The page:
United States District Court, D. Maryland
K. Bredar Chief Judge
Cimon Lovess, proceeding pro se, filed a complaint
on May 31, 2017 against twenty-seven Defendants, mostly banks
and mortgage lenders, in the Circuit Court of Baltimore
County, alleging violations of the Fair Credit Reporting Act
(“FCRA”), 15 U.S.C. § 1681b. (Compl., ECF
No. 2.) Two of the Defendants, Discovery Financial Services
and Discover Bank (the “Discover Defendants”),
removed the case to this Court on August 4. (Notice of
Removal, ECF No. 1.) The Discover Defendants then moved to
dismiss pursuant to Federal Rule of Civil Procedure 12(b)(6)
for failure to state a claim on August 11, 2017. (ECF No. 9.)
Defendants Bank of America, N.A. (“BANA”) and
Paramount Equity Mortgage (“Paramount”) moved to
dismiss on the same grounds on August 25 and September 28,
respectively. (ECF Nos. 14, 23.) Plaintiff was granted
additional time to respond to the Discover Defendants'
Motion (see ECF No. 20) but has not responded to the
Discover Defendants' Motion, BANA's Motion, or
Paramount's motion and therefore all three motions are
ripe for decision. It is not necessary to have a hearing to
resolve the matter. See Local Rule 105.6 (D. Md.
2016). Plaintiff's claim against the Discover Defendants
is not barred by the doctrine of res judicata, but
Plaintiff has failed to comply with the requirements of
Federal Rule of Civil Procedure 8 and has therefore failed to
state a claim upon which relief can be granted. Therefore,
Discover Defendants' motion to dismiss, BANA's motion
to dismiss, and Paramount's motion to dismiss will be
granted by accompanying order.
2015, Plaintiff filed a complaint against nine defendants
including Discover Products, Inc. (improperly named in the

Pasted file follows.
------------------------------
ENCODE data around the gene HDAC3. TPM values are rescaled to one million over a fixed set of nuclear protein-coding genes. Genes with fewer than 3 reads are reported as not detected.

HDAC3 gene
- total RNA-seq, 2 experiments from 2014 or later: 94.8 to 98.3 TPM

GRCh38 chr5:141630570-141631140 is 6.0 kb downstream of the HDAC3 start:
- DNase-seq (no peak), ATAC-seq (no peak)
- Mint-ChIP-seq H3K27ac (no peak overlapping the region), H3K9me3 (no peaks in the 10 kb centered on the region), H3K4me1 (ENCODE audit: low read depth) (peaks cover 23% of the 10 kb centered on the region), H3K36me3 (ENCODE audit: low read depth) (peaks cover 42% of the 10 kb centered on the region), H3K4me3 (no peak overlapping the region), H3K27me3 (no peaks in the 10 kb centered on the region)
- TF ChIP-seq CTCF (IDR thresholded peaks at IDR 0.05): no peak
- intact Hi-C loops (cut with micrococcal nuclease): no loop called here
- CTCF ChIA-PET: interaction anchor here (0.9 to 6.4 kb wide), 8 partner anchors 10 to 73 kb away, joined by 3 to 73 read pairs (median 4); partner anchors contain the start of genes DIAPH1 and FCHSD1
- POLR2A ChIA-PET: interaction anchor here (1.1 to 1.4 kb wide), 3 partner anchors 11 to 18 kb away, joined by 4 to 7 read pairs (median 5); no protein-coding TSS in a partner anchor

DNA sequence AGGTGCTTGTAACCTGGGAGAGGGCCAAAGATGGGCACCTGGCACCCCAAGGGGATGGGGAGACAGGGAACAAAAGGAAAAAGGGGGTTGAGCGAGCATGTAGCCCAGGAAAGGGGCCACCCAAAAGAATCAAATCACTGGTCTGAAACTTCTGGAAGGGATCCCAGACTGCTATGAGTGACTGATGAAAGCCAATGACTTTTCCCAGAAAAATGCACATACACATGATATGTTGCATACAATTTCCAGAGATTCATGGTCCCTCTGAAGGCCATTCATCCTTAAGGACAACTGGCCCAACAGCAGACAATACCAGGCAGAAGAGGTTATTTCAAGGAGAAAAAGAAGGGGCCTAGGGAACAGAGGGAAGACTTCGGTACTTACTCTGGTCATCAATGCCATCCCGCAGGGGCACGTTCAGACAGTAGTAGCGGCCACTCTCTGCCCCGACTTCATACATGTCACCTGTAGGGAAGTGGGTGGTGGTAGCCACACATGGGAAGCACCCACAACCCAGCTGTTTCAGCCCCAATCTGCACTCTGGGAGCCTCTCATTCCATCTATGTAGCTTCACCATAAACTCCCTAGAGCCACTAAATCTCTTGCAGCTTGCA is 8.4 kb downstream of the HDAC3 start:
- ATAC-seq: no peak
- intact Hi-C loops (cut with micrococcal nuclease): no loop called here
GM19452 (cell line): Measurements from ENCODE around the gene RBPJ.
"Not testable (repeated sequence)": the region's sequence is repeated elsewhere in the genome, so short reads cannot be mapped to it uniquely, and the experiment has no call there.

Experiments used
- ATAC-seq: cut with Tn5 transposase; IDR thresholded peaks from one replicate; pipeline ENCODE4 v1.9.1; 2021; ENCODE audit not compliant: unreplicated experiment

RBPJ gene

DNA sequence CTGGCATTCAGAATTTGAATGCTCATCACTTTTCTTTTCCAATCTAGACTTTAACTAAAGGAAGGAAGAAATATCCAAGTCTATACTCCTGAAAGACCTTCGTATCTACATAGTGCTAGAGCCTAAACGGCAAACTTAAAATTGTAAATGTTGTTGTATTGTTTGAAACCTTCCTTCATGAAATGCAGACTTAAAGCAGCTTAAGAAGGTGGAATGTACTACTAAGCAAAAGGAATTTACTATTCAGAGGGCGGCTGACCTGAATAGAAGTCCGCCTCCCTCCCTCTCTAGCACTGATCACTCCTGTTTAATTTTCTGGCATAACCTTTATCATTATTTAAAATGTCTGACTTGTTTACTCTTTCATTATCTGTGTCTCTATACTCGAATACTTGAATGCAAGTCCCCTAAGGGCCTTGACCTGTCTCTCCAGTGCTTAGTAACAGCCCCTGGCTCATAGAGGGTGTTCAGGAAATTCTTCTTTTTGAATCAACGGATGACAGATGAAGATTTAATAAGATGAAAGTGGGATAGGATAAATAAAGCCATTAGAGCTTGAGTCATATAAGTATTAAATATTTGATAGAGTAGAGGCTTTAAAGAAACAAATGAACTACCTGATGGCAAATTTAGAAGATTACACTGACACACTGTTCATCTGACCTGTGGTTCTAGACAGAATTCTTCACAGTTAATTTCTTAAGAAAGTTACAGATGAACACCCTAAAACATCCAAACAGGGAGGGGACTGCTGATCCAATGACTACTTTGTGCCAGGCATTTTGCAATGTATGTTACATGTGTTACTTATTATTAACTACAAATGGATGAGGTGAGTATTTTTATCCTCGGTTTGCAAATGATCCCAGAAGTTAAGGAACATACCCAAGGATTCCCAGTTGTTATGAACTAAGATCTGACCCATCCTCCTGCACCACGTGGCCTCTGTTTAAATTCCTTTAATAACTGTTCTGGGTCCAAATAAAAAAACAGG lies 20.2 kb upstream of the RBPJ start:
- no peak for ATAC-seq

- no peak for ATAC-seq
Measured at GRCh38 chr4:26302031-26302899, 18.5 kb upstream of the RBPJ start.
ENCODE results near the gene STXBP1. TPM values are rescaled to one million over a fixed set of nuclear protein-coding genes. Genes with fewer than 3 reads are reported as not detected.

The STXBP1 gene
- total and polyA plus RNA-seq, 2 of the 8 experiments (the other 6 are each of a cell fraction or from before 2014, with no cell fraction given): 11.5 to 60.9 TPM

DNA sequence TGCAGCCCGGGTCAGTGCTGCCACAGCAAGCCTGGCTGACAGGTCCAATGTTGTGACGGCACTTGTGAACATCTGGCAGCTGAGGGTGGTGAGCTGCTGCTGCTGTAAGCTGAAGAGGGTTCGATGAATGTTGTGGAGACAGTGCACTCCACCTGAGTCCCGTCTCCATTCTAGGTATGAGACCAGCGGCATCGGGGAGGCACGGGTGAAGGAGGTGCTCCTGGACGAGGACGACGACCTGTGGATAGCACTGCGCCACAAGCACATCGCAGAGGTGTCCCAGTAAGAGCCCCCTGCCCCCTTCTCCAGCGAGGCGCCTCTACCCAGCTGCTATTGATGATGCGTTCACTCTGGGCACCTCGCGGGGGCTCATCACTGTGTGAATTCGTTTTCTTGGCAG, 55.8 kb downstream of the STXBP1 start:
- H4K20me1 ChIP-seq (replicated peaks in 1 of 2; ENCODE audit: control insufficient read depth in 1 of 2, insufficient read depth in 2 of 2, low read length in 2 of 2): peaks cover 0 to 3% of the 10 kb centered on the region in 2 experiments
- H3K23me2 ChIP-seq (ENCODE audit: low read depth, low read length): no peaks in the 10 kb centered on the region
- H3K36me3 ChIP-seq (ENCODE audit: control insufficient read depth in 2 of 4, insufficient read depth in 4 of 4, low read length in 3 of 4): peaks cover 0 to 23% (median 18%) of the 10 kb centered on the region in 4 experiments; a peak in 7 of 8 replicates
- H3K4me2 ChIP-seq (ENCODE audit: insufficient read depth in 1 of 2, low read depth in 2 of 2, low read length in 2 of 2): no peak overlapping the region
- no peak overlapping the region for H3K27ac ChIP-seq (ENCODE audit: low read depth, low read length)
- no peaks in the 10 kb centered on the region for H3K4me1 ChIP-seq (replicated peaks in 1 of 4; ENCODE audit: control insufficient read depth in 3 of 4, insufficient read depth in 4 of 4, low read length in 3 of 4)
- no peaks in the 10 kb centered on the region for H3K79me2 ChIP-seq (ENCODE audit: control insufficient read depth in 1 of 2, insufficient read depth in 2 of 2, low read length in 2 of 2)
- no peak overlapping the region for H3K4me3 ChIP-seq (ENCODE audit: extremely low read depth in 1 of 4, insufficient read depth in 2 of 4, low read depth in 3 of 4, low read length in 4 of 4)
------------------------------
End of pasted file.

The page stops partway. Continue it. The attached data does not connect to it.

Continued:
action as “Discover Financial Services,
Inc.”) in the Circuit Court for Baltimore County,
alleging inter alia violations of the Fair Credit
Reporting Act (“FCRA”). (Compl. in Lovess v.
Discover Financial Servs., Inc., et al., Discover
Defs.' Mot. Dismiss Ex. A, ECF No. 9-3.) The only claim
in that case (“Lovess I”) against
Discover Products was that it, along with several other
companies, “knowingly and willfully used deception and
false pretenses to obtain Plaintiff's consumer report, by
falsely representing or certifying that the report was being
obtained for a permissible purpose.” (Id.
¶ 29.) Somewhat more specifically, Discover Products
allegedly “obtained Plaintiff's credit report on
12/05/2014 [but] Plaintiff did not receive a firm offer of
credit from Discover and therefore it did not access
Plaintiff's credit report for a permissible
purpose.” (Id. ¶ 20.) That case was
removed to this court on May 29, 2015, and on July 23, 2015
Plaintiff, by stipulation, dismissed her claims against
Discover Products Inc. with prejudice, and the court approved
that dismissal with prejudice by paperless
order. (See Notice of Removal in
Cimon Lovess v. Discover Financial Servs. Inc., Civ.